Richard Lapchick, a researcher at the University of Central Florida, publishes annual “report cards” on gender and racial diversity in several leagues, and they’ve become the go-to index of diversity in sports. This year’s release of the report card was timed to the 70th anniversary of Jackie Robinson breaking the color barrier in the major leagues.
This year, MLB got a C+ overall in diversity across the sport, down from a B- last year. A more granular look at the numbers reveals that although the league office has made strides in improving diversity, individual teams have not followed suit:
Commissioner Rob Manfred’s League Office maintained the good grade achieved in 2016 for racial hiring practices as it received an A- for hiring people of color. However, it dropped to a C- for gender hiring practices. People of color comprise 28.1 percent of the Central Office professional staff. Women comprise 29.3 percent of the total Central Office professional employees. Fifteen executives (Vice President or higher) who work at the Commissioner’s Office, MLB Advanced Media and the MLB Network are persons of color. 20 female employees hold executive positions in central baseball.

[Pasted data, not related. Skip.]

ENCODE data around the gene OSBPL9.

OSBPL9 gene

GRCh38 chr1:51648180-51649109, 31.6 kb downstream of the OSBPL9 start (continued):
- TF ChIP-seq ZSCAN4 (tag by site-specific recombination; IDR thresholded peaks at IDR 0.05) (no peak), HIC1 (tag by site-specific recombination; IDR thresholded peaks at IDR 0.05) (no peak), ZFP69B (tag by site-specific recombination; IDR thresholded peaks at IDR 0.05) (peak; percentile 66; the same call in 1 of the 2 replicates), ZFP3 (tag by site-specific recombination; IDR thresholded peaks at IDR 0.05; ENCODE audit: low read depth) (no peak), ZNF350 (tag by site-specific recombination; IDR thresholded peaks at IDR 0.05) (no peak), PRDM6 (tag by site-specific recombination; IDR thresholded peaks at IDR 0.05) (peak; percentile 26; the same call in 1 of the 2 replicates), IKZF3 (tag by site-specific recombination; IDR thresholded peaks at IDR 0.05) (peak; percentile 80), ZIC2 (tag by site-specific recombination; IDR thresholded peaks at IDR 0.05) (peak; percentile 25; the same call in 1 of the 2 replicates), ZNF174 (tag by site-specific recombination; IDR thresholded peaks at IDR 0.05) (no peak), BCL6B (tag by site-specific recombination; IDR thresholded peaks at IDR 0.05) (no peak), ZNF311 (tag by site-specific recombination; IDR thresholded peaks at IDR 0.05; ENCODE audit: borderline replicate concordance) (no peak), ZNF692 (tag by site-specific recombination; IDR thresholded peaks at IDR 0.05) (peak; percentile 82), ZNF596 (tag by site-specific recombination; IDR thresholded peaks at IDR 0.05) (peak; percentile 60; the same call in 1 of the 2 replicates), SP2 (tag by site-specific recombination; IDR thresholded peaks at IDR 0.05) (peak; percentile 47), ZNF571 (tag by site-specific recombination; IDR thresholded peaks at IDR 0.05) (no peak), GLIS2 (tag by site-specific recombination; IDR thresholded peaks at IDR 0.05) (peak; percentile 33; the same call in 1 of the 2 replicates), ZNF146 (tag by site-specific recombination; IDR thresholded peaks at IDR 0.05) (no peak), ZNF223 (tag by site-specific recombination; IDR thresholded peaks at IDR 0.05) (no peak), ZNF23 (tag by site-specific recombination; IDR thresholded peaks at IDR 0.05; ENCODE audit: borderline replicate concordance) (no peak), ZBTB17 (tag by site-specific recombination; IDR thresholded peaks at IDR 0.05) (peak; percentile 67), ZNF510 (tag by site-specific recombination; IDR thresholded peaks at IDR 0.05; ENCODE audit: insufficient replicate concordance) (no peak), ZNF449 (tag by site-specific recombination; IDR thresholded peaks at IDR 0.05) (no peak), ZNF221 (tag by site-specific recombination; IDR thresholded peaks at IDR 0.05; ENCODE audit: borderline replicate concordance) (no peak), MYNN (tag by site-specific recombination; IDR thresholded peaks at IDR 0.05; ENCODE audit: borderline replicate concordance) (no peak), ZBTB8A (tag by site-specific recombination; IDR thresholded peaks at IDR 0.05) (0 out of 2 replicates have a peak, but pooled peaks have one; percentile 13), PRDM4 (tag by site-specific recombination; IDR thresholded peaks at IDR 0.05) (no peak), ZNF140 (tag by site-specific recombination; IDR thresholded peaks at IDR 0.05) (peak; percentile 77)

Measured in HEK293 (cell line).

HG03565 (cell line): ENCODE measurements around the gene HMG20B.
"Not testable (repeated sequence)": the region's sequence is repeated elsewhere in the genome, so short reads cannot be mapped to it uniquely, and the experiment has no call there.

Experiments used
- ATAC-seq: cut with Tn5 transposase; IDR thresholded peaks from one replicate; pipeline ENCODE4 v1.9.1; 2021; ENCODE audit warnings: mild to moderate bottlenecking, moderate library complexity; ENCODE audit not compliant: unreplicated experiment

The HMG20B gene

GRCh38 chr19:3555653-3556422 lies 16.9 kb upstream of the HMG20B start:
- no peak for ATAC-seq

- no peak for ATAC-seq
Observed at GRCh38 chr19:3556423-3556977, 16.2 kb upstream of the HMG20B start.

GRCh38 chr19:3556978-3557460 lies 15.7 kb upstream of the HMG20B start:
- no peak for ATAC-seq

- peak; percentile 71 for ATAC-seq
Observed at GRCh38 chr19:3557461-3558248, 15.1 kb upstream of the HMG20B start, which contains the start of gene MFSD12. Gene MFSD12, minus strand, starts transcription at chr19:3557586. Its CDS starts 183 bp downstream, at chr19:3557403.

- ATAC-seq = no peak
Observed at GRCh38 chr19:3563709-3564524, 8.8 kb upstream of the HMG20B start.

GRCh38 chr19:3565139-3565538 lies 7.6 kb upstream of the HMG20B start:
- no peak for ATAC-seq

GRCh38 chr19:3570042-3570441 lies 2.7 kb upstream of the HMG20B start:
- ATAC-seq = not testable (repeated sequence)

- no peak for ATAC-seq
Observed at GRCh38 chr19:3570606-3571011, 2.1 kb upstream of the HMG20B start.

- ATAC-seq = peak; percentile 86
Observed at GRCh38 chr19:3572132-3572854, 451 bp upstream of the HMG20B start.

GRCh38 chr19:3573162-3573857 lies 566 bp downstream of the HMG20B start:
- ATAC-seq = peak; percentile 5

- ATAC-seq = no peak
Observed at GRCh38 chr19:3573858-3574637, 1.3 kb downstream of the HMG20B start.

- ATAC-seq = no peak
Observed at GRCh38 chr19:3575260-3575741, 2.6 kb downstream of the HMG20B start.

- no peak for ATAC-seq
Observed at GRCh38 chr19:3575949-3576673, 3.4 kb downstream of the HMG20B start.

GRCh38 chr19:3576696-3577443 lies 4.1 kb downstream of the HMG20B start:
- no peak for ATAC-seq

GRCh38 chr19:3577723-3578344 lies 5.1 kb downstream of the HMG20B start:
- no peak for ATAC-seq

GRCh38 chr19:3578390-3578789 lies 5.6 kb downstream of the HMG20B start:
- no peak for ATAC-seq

The team levels remain far behind the League Office. Of the six grades for race at the team level, the only A grade was for coaches. The teams received a B+ for Senior Administration and Professional Administration. They received an F for the key position of manager with only three managers of color and a C for general manager with four people of color, both below their all-time highs. In terms of gender, senior team administration received a D+ while professional administration received a C-. “The team front offices need to have more open hiring practices so they